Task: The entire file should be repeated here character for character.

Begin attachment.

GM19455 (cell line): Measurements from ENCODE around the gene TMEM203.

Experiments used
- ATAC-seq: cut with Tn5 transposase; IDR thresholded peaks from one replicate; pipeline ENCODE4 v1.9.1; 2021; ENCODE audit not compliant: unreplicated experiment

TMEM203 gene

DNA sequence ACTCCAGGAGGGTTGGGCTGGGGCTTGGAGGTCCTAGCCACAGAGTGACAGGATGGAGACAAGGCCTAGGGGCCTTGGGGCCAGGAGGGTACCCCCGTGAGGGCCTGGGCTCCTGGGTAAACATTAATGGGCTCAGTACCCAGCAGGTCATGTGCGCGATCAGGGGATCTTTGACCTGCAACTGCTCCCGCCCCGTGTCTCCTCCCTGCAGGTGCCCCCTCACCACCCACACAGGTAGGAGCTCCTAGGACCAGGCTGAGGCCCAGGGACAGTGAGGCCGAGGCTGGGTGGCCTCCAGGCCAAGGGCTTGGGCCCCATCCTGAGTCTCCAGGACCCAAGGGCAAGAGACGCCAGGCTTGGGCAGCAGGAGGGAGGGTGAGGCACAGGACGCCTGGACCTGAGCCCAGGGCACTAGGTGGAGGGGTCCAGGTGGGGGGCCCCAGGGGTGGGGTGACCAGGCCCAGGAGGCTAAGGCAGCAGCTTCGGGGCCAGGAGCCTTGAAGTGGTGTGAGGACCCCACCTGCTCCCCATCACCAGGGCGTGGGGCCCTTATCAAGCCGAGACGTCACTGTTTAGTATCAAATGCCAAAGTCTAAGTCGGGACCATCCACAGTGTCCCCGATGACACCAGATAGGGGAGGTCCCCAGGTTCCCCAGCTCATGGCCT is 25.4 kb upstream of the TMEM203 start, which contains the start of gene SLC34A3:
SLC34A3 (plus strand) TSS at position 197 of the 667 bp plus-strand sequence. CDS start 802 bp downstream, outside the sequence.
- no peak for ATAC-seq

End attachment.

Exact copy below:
GM19455 (cell line): Measurements from ENCODE around the gene TMEM203.

Experiments used
- ATAC-seq: cut with Tn5 transposase; IDR thresholded peaks from one replicate; pipeline ENCODE4 v1.9.1; 2021; ENCODE audit not compliant: unreplicated experiment

TMEM203 gene

DNA sequence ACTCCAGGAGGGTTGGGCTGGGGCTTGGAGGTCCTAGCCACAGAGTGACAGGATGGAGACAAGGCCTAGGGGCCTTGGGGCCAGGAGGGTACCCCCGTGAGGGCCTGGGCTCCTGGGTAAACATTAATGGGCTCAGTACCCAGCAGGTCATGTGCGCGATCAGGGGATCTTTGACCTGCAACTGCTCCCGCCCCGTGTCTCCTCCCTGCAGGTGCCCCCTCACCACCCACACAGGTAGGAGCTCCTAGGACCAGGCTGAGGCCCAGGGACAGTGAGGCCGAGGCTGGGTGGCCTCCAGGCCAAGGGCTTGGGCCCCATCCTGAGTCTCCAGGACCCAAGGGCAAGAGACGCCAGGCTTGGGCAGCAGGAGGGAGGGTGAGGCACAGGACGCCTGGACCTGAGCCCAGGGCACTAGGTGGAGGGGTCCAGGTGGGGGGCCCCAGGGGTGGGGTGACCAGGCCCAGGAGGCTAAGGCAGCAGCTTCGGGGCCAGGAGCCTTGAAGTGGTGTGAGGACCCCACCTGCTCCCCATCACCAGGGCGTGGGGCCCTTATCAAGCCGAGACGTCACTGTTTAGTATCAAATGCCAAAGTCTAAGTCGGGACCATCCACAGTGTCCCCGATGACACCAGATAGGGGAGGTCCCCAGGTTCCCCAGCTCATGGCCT is 25.4 kb upstream of the TMEM203 start, which contains the start of gene SLC34A3:
SLC34A3 (plus strand) TSS at position 197 of the 667 bp plus-strand sequence. CDS start 802 bp downstream, outside the sequence.
- no peak for ATAC-seq